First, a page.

Thus if you want all the subject matter you are shooting, to be in focus, you need a large depth of field and as a result you use a large f-stop this means that the opening in the lens is small.
Yes, it is counter intuitive but just go with it or read this article on the Wikipedia which gets into the math of focal length and size of the pupil of the lens - aperture.
NOTE: ISO in the film days of photography, was an indicator of the film's sensitivity to light. Now, ISO, it is used to set the sensitivity of the DSLR sensor.
Today's self-imposed lesson was to leave the subject and camera position alone. The ISO was also fixed, auto-focus was turned on, the white balance was again custom based upon my lights and to then play with the f-stops to see how the depth of field changed. These images were taken with the 60mm f/3.2 macro lens.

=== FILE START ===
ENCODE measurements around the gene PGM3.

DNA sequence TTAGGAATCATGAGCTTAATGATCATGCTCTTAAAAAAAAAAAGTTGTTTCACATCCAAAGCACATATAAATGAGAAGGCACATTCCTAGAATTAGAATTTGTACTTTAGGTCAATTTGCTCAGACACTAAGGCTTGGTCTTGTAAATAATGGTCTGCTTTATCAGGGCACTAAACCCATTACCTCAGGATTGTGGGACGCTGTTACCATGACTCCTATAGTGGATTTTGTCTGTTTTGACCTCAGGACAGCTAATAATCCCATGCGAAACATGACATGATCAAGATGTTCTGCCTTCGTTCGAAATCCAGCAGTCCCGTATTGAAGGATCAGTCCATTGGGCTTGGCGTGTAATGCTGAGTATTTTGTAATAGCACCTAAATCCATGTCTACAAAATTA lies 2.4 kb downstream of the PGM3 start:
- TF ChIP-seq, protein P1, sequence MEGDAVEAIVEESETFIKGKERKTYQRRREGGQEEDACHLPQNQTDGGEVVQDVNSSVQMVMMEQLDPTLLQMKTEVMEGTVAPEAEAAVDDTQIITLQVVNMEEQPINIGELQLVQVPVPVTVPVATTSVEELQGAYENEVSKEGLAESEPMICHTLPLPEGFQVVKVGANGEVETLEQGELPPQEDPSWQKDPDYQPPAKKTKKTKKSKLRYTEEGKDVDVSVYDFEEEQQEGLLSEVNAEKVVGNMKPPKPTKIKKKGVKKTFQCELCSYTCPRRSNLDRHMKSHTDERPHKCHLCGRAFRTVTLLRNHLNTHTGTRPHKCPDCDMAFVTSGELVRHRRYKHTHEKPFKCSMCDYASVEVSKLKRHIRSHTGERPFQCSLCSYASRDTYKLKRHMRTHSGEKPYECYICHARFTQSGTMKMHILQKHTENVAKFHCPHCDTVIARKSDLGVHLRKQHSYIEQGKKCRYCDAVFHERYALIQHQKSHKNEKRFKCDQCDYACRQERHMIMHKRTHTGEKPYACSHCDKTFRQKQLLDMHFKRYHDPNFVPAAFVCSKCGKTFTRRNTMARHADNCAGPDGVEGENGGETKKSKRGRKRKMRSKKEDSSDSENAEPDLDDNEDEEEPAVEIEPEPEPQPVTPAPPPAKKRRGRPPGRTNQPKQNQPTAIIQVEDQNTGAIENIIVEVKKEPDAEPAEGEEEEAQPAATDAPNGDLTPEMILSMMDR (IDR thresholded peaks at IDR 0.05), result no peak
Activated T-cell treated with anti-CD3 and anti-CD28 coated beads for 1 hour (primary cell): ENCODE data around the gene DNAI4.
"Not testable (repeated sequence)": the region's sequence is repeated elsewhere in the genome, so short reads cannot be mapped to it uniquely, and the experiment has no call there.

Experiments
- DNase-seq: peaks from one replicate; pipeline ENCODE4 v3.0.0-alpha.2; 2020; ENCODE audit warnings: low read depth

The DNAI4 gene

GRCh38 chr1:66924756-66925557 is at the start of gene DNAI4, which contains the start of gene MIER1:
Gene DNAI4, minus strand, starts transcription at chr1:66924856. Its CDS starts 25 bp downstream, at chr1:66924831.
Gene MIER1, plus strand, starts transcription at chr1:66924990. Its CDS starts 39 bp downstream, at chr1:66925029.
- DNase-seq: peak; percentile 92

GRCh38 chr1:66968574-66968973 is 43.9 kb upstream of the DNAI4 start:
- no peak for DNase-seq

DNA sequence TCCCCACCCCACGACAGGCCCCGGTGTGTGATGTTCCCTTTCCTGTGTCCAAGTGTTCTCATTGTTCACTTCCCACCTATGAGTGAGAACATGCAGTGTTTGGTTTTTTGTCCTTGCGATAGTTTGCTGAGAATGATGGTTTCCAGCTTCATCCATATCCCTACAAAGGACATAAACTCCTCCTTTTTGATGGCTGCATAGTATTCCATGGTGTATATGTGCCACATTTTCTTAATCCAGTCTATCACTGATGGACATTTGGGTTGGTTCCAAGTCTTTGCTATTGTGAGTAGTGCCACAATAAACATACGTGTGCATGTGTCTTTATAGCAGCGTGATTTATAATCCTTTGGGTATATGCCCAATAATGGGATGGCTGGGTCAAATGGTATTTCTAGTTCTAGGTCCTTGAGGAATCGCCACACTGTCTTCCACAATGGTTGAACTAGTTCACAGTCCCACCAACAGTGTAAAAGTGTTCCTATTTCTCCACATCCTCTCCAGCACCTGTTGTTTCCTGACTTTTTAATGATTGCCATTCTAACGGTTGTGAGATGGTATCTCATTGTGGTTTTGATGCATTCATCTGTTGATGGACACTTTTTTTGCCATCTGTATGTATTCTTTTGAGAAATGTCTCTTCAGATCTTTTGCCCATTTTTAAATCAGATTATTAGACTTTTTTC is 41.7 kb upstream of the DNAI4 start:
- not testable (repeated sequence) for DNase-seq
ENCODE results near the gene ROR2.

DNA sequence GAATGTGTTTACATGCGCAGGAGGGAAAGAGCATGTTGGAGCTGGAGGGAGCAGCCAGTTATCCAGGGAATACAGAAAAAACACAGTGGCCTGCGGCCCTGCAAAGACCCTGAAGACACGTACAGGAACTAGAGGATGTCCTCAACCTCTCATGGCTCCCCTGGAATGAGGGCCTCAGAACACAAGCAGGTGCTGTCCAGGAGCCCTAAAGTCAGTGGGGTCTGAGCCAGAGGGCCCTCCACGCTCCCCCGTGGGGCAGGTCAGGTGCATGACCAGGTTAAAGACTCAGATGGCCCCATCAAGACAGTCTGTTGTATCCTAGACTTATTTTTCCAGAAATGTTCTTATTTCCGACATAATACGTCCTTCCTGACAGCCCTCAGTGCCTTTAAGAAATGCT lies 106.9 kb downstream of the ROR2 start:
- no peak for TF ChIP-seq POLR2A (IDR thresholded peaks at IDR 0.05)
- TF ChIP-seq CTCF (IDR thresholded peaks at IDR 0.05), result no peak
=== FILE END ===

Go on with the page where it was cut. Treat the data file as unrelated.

I started again with an auto image. This time I used the setting of A-Dep which sets the camera to get the best depth of field while picking the ISO and the Sutter Speed. The meta data show the following - ISO: 400; Tv: 1/6; Av: 32. As you can see the cuff from the front to to the back are all in focus.
Here is my first attempt - ISO: 400; Tv: 1/30; Av: 32. Which of course because the shutter speed was faster, resulted in a darker image since not enough light was allowed in.
To prove this point, this first picture is ISO: 400; Tv: 1/30; Av: 18 and as you can see it is over exposed.